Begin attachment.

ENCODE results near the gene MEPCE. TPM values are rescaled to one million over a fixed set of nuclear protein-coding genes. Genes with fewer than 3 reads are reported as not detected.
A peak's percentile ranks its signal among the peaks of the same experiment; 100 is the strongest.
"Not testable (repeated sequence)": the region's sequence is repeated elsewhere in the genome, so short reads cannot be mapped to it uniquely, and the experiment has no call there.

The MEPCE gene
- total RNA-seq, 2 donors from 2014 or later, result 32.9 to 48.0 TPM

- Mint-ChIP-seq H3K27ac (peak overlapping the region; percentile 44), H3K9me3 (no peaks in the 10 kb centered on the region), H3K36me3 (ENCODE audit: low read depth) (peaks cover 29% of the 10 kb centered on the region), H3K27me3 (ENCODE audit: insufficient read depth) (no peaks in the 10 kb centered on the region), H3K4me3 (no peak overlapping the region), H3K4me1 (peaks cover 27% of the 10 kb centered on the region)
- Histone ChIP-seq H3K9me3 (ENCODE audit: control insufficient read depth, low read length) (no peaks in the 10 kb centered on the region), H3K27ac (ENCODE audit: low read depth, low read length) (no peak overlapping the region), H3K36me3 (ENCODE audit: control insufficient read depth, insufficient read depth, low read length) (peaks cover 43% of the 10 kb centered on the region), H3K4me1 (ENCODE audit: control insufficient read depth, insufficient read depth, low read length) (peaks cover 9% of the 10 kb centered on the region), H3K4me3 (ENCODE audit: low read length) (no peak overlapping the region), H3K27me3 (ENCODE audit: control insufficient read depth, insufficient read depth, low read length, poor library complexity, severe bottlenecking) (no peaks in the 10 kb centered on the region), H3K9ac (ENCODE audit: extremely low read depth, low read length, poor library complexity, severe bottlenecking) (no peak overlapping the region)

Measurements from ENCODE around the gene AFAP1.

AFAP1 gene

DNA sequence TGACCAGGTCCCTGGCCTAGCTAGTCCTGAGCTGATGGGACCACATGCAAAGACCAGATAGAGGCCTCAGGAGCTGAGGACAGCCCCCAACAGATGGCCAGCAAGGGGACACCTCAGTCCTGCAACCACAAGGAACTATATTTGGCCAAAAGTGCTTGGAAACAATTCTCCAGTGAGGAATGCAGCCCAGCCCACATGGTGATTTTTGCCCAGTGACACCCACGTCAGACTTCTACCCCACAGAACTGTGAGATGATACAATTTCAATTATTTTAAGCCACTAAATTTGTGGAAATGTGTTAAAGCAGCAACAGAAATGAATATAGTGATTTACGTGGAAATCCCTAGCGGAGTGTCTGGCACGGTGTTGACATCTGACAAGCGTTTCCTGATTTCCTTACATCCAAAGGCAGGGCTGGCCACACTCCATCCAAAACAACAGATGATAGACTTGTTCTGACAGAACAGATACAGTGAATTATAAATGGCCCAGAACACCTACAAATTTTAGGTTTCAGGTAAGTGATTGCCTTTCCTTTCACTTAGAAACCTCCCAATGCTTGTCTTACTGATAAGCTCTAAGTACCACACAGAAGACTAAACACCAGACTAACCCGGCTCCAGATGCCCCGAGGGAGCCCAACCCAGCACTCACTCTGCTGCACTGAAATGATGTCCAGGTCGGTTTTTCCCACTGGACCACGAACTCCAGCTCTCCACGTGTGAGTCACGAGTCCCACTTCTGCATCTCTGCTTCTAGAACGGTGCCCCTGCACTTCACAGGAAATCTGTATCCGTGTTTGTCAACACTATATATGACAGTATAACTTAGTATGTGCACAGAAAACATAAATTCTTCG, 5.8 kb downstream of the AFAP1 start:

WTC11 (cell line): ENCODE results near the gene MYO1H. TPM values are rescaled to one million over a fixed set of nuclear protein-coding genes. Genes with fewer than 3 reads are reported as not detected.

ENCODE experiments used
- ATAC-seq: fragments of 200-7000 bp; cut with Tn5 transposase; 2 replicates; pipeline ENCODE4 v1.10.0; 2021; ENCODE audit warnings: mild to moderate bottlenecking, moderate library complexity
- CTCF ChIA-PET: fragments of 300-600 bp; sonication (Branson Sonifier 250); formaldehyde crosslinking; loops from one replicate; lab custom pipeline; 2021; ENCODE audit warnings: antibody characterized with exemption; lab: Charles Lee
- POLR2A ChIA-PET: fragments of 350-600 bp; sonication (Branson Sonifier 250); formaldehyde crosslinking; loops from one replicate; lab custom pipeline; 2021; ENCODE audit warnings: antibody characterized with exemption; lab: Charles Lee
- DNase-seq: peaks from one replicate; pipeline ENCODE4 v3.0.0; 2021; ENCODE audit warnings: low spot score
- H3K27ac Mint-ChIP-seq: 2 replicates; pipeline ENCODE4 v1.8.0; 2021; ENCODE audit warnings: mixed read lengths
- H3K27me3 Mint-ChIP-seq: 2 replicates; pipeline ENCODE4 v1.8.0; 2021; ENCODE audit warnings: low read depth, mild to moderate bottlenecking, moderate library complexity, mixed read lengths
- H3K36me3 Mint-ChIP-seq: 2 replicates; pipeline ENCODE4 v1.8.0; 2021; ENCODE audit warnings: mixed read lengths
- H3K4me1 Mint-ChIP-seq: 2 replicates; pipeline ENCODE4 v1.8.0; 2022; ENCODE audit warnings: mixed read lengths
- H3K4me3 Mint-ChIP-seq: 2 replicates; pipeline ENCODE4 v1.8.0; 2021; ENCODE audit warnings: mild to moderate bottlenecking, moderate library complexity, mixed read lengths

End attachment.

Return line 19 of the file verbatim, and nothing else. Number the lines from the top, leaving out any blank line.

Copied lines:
- H3K36me3 Mint-ChIP-seq: 2 replicates; pipeline ENCODE4 v1.8.0; 2021; ENCODE audit warnings: mixed read lengths